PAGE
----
The Indian telecom services industry is on the brink of technology upgrade to 5G. The Department of Telecom, in its notice inviting applications for the upcoming spectrum, has allocated a sizeable spectrum to be put to auctions across various spectrum bands whose value, at reserve price, is around `4.5 lakh crore. While operators are citing high reserve prices for the spectrum, ICRA expects telcos to buy spectrum worth around `1.0–1.1 lakh crore in these auctions, which will be primarily toward developing 5G capabilities and plugging other gaps. While the upfront payment is likely to remain low, an elongated payment plan has been recommended; the total debt on the industry is likely to increase, which is likely to keep the debt metrics subdued.
The TRAI recommended the auction of a sizeable spectrum across various bands, including new bands – 600 MHz, 3300–3600 MHz and 24.25–28.5 GHz. The 700 MHz band remained completely unsold in the last two auctions and the prices of the same have been successively reduced. Similarly, for 3300–3600 MHz band, the prices have been reduced from the last recommended price. However, despite the said reduction, the prices remain elevated and the industry has cited the need for a further correction. The TRAI has also come out with recommendations of relaxed payment terms, which allow telcos to pay for the spectrum in 20 equated annual instalments, thus ensuring very low upfront payment. This helps the liquidity position and is also likely to boost participation. This is the basis for ICRA’s assumption of the participation in the upcoming spectrum auction to be around `1.0–1.1 lakh crore, in which the upfront payment is likely to be close to `10,000 crore only. Adding this to the existing payments, the industry needs to shell out only `17,000 crore annually till the moratorium ends.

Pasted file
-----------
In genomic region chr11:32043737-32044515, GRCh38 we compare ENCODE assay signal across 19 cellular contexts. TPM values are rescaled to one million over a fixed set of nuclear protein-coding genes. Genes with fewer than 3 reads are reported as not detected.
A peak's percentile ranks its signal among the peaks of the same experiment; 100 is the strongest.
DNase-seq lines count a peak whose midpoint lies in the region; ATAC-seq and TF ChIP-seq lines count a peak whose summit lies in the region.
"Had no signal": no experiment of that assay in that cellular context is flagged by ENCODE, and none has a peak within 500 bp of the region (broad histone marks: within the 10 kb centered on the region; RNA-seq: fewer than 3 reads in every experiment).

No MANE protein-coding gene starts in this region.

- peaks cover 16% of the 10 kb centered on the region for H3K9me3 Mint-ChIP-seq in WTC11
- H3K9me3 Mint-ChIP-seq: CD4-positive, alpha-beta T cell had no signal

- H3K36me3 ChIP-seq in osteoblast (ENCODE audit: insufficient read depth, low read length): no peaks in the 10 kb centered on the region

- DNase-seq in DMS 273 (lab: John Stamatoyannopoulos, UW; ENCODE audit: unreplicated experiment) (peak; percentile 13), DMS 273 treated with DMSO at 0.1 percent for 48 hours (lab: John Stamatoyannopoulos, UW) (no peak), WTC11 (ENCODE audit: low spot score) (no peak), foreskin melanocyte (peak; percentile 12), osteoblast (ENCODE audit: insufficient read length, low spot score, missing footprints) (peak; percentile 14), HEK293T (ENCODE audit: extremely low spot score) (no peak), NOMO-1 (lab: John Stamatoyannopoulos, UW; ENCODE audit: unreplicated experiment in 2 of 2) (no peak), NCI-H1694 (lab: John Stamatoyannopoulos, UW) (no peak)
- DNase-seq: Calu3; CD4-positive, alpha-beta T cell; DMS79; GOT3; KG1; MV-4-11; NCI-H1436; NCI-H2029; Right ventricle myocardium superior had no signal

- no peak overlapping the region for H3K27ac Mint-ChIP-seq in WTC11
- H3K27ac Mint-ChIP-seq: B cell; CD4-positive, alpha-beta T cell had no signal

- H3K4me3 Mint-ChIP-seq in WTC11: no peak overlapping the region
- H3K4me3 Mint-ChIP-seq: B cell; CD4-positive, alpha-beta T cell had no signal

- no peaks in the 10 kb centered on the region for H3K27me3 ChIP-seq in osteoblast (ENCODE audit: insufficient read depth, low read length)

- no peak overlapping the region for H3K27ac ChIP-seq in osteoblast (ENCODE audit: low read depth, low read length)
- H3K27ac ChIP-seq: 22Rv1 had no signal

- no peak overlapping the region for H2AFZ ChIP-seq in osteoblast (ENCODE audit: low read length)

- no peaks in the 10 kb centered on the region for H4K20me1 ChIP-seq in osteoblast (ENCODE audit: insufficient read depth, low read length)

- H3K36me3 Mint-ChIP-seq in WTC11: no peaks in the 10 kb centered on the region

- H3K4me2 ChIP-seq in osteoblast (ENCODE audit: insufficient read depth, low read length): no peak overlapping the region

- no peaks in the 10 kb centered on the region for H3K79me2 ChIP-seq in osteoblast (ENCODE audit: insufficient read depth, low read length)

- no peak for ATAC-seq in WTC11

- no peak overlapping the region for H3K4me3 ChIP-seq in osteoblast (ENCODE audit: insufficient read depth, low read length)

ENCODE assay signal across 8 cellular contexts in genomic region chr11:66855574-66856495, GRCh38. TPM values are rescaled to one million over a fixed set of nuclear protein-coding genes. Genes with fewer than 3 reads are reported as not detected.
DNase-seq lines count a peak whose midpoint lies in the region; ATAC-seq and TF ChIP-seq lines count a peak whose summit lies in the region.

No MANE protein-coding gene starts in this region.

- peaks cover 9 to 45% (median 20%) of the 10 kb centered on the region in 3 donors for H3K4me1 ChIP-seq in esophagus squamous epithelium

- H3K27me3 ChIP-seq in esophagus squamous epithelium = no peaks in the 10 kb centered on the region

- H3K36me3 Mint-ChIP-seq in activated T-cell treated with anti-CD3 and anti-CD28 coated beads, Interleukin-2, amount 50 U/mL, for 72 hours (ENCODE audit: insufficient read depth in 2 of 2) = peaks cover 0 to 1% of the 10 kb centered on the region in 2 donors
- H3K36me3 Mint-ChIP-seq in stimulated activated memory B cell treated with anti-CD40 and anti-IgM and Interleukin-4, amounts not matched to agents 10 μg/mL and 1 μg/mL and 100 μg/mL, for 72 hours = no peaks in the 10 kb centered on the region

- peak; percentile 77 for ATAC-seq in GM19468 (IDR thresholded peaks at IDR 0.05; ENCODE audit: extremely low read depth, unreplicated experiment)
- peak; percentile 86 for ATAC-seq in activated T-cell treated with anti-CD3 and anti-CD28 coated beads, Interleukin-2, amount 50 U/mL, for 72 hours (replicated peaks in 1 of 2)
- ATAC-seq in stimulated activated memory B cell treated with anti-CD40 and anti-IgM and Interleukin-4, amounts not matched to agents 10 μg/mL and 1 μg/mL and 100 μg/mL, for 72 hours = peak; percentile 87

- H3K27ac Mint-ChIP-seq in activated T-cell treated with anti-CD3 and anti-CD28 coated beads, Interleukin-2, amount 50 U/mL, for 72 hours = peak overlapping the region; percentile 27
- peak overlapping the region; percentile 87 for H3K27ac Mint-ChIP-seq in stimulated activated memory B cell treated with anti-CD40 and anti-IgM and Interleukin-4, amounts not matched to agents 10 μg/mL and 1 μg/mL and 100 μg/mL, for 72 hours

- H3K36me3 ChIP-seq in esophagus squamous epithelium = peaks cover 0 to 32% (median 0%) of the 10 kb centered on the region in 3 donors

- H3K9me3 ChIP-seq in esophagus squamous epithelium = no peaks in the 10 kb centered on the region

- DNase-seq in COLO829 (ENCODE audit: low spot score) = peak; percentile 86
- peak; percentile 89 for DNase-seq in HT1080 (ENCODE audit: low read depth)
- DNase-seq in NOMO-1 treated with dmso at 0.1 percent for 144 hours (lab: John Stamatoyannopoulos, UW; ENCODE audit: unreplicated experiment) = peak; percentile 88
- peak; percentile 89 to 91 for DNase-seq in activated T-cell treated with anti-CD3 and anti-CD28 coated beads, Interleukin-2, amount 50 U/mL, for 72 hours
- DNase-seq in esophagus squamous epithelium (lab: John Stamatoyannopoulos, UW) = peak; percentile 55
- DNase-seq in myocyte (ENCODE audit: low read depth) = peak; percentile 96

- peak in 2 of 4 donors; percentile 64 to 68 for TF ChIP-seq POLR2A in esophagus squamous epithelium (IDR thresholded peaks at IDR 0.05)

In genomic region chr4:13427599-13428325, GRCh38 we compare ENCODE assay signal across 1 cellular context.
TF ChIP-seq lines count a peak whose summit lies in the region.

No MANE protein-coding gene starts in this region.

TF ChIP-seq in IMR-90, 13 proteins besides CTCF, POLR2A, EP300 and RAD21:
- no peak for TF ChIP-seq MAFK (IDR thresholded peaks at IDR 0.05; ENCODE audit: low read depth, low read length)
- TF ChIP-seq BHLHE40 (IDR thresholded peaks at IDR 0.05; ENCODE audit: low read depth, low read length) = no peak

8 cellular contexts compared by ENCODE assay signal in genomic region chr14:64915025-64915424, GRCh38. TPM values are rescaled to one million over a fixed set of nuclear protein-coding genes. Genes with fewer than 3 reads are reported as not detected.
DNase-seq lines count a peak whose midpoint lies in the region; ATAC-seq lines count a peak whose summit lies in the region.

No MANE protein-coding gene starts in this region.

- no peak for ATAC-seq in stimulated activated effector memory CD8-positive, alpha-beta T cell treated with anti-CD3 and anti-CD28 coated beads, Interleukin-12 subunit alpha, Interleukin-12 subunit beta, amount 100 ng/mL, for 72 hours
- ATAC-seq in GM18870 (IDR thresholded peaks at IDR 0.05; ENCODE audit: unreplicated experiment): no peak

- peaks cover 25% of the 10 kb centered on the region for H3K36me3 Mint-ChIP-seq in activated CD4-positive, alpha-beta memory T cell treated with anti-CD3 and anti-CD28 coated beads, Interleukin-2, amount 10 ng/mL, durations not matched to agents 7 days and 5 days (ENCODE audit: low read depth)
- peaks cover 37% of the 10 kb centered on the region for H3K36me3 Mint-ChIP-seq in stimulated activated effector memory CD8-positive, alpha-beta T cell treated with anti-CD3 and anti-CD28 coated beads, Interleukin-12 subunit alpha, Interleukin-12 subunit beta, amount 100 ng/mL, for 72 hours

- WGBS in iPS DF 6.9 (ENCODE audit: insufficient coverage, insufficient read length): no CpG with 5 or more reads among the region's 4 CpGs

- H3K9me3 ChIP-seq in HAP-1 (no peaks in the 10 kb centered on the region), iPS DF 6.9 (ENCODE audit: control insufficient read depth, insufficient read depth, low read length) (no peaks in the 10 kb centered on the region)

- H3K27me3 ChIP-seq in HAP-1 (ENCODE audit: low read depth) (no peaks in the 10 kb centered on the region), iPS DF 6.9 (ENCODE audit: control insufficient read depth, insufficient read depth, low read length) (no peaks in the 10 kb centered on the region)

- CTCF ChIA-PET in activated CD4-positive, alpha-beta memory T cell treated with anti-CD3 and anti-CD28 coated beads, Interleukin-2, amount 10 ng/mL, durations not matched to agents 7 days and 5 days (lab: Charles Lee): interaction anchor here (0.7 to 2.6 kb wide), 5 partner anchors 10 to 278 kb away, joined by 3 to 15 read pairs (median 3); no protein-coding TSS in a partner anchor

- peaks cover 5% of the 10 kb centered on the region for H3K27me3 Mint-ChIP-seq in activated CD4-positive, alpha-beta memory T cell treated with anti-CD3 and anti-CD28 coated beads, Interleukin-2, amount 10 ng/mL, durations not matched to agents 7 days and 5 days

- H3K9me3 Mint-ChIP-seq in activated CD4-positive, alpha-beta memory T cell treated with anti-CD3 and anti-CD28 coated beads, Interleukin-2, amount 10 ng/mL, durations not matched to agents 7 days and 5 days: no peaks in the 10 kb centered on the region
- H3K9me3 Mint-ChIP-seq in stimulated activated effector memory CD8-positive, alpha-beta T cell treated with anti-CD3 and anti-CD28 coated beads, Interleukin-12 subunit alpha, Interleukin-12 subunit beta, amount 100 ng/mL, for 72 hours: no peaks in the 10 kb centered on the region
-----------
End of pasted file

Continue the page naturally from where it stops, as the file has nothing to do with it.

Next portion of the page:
While the upfront payment will be low, the participation will lead to addition in deferred spectrum liabilities and thus in total debt of the industry. Debt continues to remain the Achilles’ heel of the industry. ICRA expects the industry debt levels to increase to around `5.7 lakh crore as on March 31, 2023, before moderating to `5.3 lakh crore as on March 31, 2025. Telcos have been focusing on deleveraging, and Bharti Airtel Limited recently concluded its rights issue of `21,000 crore and collected 25 percent as upfront payment, while Vodafone Idea Limited is also scouting for a fund raiser; however, addition of deferred liabilities continues to keep the debt levels elevated.
The telecom industry implemented a round of tariff hikes in Q3 FY2022, which, coupled with consistent upgradation of subscribers to 4G from 2G and increase in usage of telephony services, is expected to result in improvement in industry ARPU (excluding BSNL) to around `170 by the end of FY2023. The industry is expected to report a growth of 10–12 percent in its operating income in FY2023, which will translate into OPBDITA expansion by 15–18 percent. Industry consolidated revenues are expected to be around `2.6–2.7 lakh crore with OPBDITA of around `1.2–1.3 lakh crore for FY2023. These are likely to translate into a ROCE of around 9–10 percent for FY2023 for the industry.
While the debt levels remained unwieldy, exerting pressure on the debt-coverage metrics, which remained depressed, with the expectations of improvement in profit generation, ICRA expects the debt metrics to improve steadily going forward. Total debt/OPBDITA is expected to increase to 4.5 times for FY2024 with the addition of deferred spectrum liabilities, before moderating to 4 times by FY2025, while the interest coverage is likely to improve to 2.8 times for FY2023 and further to 3.3 times for FY2025. While in the core business, 5G is likely to drive the growth going forward, the non-telco businesses, which include enterprise business, cloud services, digital services, and fixed-broadband services, will also remain crucial for chartering a growth path for the industry.